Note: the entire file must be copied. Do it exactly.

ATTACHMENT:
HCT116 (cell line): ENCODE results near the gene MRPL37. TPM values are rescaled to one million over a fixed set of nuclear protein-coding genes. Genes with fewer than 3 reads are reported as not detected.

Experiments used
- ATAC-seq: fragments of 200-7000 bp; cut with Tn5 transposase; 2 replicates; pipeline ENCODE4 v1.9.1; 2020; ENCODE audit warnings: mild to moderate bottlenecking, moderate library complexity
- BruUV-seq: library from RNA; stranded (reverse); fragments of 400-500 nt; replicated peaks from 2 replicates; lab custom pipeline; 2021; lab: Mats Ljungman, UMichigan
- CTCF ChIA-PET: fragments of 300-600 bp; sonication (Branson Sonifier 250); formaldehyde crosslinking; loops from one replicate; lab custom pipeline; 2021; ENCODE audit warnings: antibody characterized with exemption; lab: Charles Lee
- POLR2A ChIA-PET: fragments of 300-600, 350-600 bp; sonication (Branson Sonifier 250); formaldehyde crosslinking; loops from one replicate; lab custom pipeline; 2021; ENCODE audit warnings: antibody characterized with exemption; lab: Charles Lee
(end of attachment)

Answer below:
HCT116 (cell line): ENCODE results near the gene MRPL37. TPM values are rescaled to one million over a fixed set of nuclear protein-coding genes. Genes with fewer than 3 reads are reported as not detected.

Experiments used
- ATAC-seq: fragments of 200-7000 bp; cut with Tn5 transposase; 2 replicates; pipeline ENCODE4 v1.9.1; 2020; ENCODE audit warnings: mild to moderate bottlenecking, moderate library complexity
- BruUV-seq: library from RNA; stranded (reverse); fragments of 400-500 nt; replicated peaks from 2 replicates; lab custom pipeline; 2021; lab: Mats Ljungman, UMichigan
- CTCF ChIA-PET: fragments of 300-600 bp; sonication (Branson Sonifier 250); formaldehyde crosslinking; loops from one replicate; lab custom pipeline; 2021; ENCODE audit warnings: antibody characterized with exemption; lab: Charles Lee
- POLR2A ChIA-PET: fragments of 300-600, 350-600 bp; sonication (Branson Sonifier 250); formaldehyde crosslinking; loops from one replicate; lab custom pipeline; 2021; ENCODE audit warnings: antibody characterized with exemption; lab: Charles Lee